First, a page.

May 24, 2012 Russ Tarby Uncategorized
After more than five years of death and destruction, of buzz bombs and A-bombs, Panzer tanks and kamikaze planes – after 60 million men and women had perished during World War II, if you were one of the lucky ones who survived, well, it was time to dance!
And dance we did.
In 1947, two years after the deadliest military conflict in history, Central New Yorkers were cutting up rugs from Three Rivers to the Valley. In fact, the Syracuse area enjoyed such a lively nightclub scene that the now-defunct Herald-Journal regularly ran 40-column-inches of advertisements under the heading of “Dining and Dancing.”
My friend, Syracuse singer Mimi Osmun, recently sent me an old tearsheet from the daily newspaper which attested to the vibrancy of the music scene here 65 years ago.
Some two-dozen busy bistros placed ads including Club Candee which presented Elmer Dade’s Dancing Dolls performing “The Follies of 1947.” Located at the corner of Valley Drive and West Seneca Turnpike, Club Candee served “boneless golden Southern-fried chicken” for 75 cents and featured music by Don Eldon’s Orchestra and singer Dave Fairchild.
Prices were a tad higher at Three Rivers Inn on Route 57 six miles north of Liverpool where you could dine on Oneida Lake pike or frog legs for $1.50 each and dance to the music of Joe Cronin’s Orchestra featuring vocalist Michael Fortune.
Down city at the Brown Jug, at 521 S. Salina St. next door to Loew’s Strand, Kate Gonyea played piano and Solovox. Kate’s Solovox was a newfangled instrument designed by Alan Young of the Hammond Organ Co. and manufactured between 1940 and 1948. It was a three-octave monophonic keyboard attachment instrument intended to accompany the piano with organ-like voicings.
Famous for its steaks and spaghetti, the Heidelberg Grill at North Townsend and East Division streets featured Tony Piazza’s Orchestra and Chet on the Solovox for dancing on Fridays, Saturdays and Sundays.
The bus stopped at the front door of The Cantina at 722 Butternut St. which also tripped the light fantastic on weekends as did Michael’s at 700 N. Salina St., where The Four Men performed “music the way you like it.”
Over at the Sports Room at 276 James St., Johnny Francher’s Jiving Jammers hosted jam sessions on Sunday evenings and Monday nights. Andre’s 700 on South Salina Street presented Dick Robinson’s Orchestra fronted by popular vocalist Sam Traino.
Pianist Harry Martin played with Fred Spafford & His Fifty Club weekends at the Plaza Grill, 1440 W. Genesee St., on the city’s West End. Harry later took Barb Shetron’s place in Mimi’s Mamas at the Valley Post and the band’s name changed to Mimi’s Mamas and a Papa!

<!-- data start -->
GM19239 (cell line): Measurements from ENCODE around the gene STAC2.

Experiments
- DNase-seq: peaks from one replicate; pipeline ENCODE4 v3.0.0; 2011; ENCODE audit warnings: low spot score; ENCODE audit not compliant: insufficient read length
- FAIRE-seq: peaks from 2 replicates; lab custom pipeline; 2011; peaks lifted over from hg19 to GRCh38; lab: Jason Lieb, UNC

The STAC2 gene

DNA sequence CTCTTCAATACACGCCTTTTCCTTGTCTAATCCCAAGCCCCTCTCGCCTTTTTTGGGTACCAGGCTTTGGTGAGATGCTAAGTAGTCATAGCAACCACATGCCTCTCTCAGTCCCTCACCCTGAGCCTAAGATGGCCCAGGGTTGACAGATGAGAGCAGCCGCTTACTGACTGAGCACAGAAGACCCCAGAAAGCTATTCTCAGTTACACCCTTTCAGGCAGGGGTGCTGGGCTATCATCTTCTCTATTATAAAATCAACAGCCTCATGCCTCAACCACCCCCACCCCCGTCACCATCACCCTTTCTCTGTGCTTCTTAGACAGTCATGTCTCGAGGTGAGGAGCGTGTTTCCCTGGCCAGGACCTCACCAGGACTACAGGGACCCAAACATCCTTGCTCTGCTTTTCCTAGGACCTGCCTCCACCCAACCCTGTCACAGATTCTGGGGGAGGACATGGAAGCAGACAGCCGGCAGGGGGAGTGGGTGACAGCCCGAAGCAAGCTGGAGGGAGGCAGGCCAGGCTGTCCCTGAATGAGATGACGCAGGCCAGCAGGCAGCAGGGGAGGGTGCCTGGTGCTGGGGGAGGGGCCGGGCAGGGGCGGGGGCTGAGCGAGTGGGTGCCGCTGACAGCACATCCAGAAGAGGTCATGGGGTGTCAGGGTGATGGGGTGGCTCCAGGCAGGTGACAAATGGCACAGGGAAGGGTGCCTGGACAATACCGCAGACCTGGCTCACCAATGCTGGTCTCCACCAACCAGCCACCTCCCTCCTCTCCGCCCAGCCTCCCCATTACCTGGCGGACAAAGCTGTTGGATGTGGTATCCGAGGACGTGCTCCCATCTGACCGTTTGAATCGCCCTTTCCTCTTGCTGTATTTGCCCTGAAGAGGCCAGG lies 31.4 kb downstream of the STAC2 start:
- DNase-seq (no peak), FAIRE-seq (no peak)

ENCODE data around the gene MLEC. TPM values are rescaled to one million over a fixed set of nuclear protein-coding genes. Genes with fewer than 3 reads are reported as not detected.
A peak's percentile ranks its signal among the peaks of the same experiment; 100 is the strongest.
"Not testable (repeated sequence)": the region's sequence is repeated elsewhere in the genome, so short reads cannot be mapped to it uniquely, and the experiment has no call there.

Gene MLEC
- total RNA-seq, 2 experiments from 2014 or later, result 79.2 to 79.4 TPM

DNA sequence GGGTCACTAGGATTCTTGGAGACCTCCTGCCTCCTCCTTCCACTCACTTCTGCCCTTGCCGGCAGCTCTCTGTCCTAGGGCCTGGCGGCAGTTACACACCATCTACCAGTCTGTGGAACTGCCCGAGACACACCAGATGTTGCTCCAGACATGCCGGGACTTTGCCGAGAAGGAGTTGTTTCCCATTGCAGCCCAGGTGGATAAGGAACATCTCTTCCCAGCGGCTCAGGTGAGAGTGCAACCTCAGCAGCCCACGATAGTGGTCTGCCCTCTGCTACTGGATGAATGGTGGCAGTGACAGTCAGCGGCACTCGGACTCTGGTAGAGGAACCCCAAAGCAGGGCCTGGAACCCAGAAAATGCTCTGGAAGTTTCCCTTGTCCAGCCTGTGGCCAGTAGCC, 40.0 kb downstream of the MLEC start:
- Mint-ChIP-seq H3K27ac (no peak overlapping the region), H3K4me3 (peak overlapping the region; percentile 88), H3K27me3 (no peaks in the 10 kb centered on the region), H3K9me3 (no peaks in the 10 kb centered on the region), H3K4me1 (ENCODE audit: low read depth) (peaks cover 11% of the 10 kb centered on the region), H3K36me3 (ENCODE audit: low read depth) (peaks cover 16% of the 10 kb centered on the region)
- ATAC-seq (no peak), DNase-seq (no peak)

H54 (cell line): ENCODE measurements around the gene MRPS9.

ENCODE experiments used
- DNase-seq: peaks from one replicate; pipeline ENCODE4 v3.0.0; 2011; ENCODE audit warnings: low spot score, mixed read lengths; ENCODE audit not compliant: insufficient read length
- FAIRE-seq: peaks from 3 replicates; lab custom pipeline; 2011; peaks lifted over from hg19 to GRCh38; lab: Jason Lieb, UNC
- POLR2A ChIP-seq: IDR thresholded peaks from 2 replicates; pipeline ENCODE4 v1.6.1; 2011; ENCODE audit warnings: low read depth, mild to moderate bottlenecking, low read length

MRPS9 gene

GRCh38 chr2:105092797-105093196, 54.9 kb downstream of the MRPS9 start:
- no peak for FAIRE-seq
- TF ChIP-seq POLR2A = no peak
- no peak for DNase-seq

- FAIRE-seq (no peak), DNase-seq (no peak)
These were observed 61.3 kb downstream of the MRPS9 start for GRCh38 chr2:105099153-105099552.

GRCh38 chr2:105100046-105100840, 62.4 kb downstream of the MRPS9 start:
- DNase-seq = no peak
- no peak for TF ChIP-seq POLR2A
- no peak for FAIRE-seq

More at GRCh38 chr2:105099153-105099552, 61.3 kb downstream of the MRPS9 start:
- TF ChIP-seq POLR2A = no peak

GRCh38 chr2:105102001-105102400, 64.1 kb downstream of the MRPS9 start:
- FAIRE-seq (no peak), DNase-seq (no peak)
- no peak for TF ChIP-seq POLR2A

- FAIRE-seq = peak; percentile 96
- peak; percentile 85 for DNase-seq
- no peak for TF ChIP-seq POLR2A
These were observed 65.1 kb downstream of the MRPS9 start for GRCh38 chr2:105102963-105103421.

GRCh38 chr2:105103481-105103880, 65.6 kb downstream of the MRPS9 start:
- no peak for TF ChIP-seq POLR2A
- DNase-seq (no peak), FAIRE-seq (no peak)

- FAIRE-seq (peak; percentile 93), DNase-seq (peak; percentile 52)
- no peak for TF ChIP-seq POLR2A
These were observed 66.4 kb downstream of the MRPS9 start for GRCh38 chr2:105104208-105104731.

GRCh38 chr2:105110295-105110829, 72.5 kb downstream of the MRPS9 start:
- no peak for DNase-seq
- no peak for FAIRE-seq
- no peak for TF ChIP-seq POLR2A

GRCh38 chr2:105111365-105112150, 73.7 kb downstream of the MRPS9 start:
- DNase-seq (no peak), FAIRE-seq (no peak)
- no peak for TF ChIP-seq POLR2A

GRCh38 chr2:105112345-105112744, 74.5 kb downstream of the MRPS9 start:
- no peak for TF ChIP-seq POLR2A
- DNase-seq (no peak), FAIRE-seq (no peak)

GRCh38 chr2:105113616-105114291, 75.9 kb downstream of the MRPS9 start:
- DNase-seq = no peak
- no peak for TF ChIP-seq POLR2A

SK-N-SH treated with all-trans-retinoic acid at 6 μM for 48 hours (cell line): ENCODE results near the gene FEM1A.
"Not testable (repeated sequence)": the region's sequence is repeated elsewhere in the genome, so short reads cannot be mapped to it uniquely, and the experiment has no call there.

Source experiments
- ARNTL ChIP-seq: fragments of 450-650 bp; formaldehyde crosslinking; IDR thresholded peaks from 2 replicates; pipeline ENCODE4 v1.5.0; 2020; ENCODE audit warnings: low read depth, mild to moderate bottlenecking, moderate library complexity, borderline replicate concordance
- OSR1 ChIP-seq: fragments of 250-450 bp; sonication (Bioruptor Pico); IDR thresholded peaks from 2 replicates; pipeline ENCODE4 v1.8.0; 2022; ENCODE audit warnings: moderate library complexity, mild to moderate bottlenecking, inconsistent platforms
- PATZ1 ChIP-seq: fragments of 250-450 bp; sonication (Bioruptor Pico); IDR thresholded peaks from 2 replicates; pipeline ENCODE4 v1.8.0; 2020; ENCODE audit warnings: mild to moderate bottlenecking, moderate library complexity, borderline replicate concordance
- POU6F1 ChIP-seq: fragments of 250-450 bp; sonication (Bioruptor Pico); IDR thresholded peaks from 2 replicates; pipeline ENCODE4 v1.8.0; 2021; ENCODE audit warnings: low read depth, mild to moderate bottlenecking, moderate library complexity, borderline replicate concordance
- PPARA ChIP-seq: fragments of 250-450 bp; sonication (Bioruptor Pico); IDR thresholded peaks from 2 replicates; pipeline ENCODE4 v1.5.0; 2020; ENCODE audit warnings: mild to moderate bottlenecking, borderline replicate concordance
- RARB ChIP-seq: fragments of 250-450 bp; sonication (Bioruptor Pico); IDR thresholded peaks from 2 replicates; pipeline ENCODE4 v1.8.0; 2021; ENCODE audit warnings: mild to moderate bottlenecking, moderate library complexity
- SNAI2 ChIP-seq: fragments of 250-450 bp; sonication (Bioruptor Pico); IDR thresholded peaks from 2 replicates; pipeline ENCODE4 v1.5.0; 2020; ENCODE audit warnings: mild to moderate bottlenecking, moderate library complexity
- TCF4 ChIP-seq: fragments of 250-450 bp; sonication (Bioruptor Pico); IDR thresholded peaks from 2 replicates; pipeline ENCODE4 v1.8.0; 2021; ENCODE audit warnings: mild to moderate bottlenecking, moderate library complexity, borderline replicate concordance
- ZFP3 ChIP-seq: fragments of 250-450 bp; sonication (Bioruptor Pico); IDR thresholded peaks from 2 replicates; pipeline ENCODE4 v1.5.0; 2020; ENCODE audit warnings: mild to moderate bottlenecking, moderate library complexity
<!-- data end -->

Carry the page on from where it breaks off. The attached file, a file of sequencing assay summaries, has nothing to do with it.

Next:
Out in the suburbs, rascals ruled.
The Rhythm Rascals (wasn’t that Lou Lovell on trombone?) played for dancers on Saturday nights at Sea-Van’s in East Syracuse. Meanwhile, Huey’s Rascals held forth Friday, Saturday and Sunday nights at The Dutchman’s Riverside Beer Garden on Baldwinsville Road at the Cold Springs Bridge.
Mimi Osmun recently reminisced about the post-war nightclub-mania with Wally Melnick who shared his copy of the Herald’s Dining and Dancing ads from July 1947. Wally is a trombone player long active in area concerts and marching bands. He turned 87 on April 23, and – since he has retired from performing – Marty is selling his instruments. If you’re interested, give him a jingle at 476-4304.
Besides sliding the ’bone, Marty also played bass for the Jim DeLine Gang on WSYR-TV, which – in those pre-cable days – was received over the airwaves on Channel 3.
For a half-decade, the Rhythm-Airs big band – for which Mimi plays keyboards – has staged its weekly dances at McNamara’s Pub in Camillus. But beginning June 6, the band will move its popular Wednesday-evening performances to the Solvay Moose Club, 1121 Milton Ave.; 488-3477.
Led by trumpeter Maureen Clum, the orchestra performs Swing Era standards from 7 to 9 p.m. every Wednesday. Admission costs $5 per person, $7 per couple; food and drinks available.
On Saturday, June 2, trumpeter Charlie Bertini hosts his 28th annual AppleJazz concert at The Pavilion at Dwyer Memorial Park, at Little York Lake near Preble. As usual, Charlie has hired an all-star lineup including John Allred, Terry Myers, Dave Hanlon, Ronnie France, Ronnie Leigh, Jeff Phillips, Mark Doyle, Lauren-Jessica Bertini. The music begins at 6 p.m. Tickets are nearly sold out for this always popular concert; (407) 248-2898; applejazz.com.